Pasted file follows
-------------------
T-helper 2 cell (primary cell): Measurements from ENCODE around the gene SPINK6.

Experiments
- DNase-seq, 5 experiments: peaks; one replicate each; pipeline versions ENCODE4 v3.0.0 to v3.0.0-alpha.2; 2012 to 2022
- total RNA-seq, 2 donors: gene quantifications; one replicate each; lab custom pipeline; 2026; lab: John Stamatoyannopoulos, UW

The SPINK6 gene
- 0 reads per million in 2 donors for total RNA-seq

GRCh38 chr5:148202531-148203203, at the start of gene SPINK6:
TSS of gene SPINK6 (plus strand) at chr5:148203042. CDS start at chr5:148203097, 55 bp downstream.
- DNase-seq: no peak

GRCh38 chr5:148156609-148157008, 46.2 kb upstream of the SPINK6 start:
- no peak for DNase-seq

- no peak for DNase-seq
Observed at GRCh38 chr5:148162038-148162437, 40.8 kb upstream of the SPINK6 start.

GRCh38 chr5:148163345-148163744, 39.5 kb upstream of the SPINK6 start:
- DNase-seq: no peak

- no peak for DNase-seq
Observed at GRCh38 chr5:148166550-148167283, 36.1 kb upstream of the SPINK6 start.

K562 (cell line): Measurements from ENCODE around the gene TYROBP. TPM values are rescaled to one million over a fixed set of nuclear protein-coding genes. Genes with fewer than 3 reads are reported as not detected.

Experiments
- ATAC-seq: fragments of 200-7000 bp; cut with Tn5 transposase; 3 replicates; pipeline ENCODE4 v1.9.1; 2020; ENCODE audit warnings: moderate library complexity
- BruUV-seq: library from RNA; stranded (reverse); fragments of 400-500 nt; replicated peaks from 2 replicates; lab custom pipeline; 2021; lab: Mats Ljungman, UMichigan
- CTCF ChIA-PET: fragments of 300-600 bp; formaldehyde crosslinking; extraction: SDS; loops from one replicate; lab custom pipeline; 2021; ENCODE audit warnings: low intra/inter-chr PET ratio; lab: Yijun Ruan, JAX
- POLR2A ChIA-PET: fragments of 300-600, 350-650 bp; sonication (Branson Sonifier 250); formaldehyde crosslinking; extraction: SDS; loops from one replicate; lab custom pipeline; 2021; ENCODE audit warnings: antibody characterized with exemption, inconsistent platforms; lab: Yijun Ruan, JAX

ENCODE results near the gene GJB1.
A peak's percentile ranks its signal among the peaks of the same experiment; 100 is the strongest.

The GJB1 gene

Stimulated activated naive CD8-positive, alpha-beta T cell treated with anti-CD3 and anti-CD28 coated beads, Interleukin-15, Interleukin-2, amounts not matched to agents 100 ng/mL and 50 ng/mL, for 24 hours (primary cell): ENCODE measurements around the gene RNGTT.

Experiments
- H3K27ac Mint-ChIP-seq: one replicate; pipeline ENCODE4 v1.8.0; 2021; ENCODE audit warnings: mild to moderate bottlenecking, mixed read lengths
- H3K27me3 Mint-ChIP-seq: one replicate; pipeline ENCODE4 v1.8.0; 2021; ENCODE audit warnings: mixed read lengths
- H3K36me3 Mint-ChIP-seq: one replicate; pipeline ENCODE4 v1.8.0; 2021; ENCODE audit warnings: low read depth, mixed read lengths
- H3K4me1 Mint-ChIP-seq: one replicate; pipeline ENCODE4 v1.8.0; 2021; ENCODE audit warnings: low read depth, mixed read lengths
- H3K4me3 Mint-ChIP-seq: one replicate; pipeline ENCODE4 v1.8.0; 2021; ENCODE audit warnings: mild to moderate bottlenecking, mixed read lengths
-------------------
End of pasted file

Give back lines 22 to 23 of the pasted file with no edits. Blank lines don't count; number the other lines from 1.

- CTCF ChIA-PET: fragments of 300-600 bp; formaldehyde crosslinking; extraction: SDS; loops from one replicate; lab custom pipeline; 2021; ENCODE audit warnings: low intra/inter-chr PET ratio; lab: Yijun Ruan, JAX
- POLR2A ChIA-PET: fragments of 300-600, 350-650 bp; sonication (Branson Sonifier 250); formaldehyde crosslinking; extraction: SDS; loops from one replicate; lab custom pipeline; 2021; ENCODE audit warnings: antibody characterized with exemption, inconsistent platforms; lab: Yijun Ruan, JAX